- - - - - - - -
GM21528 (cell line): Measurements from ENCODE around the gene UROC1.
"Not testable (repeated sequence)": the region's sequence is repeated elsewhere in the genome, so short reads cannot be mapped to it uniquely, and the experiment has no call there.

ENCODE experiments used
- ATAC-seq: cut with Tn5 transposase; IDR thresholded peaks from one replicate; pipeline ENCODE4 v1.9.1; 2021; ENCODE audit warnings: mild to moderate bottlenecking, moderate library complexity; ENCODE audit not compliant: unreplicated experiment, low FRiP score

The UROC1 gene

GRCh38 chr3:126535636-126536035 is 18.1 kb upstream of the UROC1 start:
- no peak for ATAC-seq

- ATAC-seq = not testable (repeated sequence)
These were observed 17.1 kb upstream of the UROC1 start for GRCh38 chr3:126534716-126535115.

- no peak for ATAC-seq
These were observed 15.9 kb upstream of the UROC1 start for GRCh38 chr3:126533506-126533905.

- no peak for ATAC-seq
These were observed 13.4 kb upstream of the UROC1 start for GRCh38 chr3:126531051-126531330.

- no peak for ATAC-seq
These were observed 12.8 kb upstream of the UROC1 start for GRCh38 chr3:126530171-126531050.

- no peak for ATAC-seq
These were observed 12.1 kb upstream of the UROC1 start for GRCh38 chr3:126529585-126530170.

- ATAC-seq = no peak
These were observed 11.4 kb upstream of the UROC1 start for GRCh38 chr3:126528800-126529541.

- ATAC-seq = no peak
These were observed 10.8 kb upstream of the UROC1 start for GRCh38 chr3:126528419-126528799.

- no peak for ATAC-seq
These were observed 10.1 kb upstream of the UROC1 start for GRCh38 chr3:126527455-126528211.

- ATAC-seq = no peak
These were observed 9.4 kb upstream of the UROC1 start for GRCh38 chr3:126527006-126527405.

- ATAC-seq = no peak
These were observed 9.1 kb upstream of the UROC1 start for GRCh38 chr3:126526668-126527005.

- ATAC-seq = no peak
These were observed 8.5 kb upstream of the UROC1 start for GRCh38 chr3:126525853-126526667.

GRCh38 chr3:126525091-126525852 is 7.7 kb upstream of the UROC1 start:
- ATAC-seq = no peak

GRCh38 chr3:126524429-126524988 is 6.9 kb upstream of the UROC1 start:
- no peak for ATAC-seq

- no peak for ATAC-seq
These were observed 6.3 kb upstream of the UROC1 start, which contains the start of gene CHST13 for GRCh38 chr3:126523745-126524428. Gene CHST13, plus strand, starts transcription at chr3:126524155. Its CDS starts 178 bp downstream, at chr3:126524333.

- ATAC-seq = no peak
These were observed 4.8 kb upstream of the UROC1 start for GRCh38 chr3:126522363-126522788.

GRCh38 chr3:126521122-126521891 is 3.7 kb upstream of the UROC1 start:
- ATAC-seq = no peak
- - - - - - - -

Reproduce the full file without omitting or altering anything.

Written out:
GM21528 (cell line): Measurements from ENCODE around the gene UROC1.
"Not testable (repeated sequence)": the region's sequence is repeated elsewhere in the genome, so short reads cannot be mapped to it uniquely, and the experiment has no call there.

ENCODE experiments used
- ATAC-seq: cut with Tn5 transposase; IDR thresholded peaks from one replicate; pipeline ENCODE4 v1.9.1; 2021; ENCODE audit warnings: mild to moderate bottlenecking, moderate library complexity; ENCODE audit not compliant: unreplicated experiment, low FRiP score

The UROC1 gene

GRCh38 chr3:126535636-126536035 is 18.1 kb upstream of the UROC1 start:
- no peak for ATAC-seq

- ATAC-seq = not testable (repeated sequence)
These were observed 17.1 kb upstream of the UROC1 start for GRCh38 chr3:126534716-126535115.

- no peak for ATAC-seq
These were observed 15.9 kb upstream of the UROC1 start for GRCh38 chr3:126533506-126533905.

- no peak for ATAC-seq
These were observed 13.4 kb upstream of the UROC1 start for GRCh38 chr3:126531051-126531330.

- no peak for ATAC-seq
These were observed 12.8 kb upstream of the UROC1 start for GRCh38 chr3:126530171-126531050.

- no peak for ATAC-seq
These were observed 12.1 kb upstream of the UROC1 start for GRCh38 chr3:126529585-126530170.

- ATAC-seq = no peak
These were observed 11.4 kb upstream of the UROC1 start for GRCh38 chr3:126528800-126529541.

- ATAC-seq = no peak
These were observed 10.8 kb upstream of the UROC1 start for GRCh38 chr3:126528419-126528799.

- no peak for ATAC-seq
These were observed 10.1 kb upstream of the UROC1 start for GRCh38 chr3:126527455-126528211.

- ATAC-seq = no peak
These were observed 9.4 kb upstream of the UROC1 start for GRCh38 chr3:126527006-126527405.

- ATAC-seq = no peak
These were observed 9.1 kb upstream of the UROC1 start for GRCh38 chr3:126526668-126527005.

- ATAC-seq = no peak
These were observed 8.5 kb upstream of the UROC1 start for GRCh38 chr3:126525853-126526667.

GRCh38 chr3:126525091-126525852 is 7.7 kb upstream of the UROC1 start:
- ATAC-seq = no peak

GRCh38 chr3:126524429-126524988 is 6.9 kb upstream of the UROC1 start:
- no peak for ATAC-seq

- no peak for ATAC-seq
These were observed 6.3 kb upstream of the UROC1 start, which contains the start of gene CHST13 for GRCh38 chr3:126523745-126524428. Gene CHST13, plus strand, starts transcription at chr3:126524155. Its CDS starts 178 bp downstream, at chr3:126524333.

- ATAC-seq = no peak
These were observed 4.8 kb upstream of the UROC1 start for GRCh38 chr3:126522363-126522788.

GRCh38 chr3:126521122-126521891 is 3.7 kb upstream of the UROC1 start:
- ATAC-seq = no peak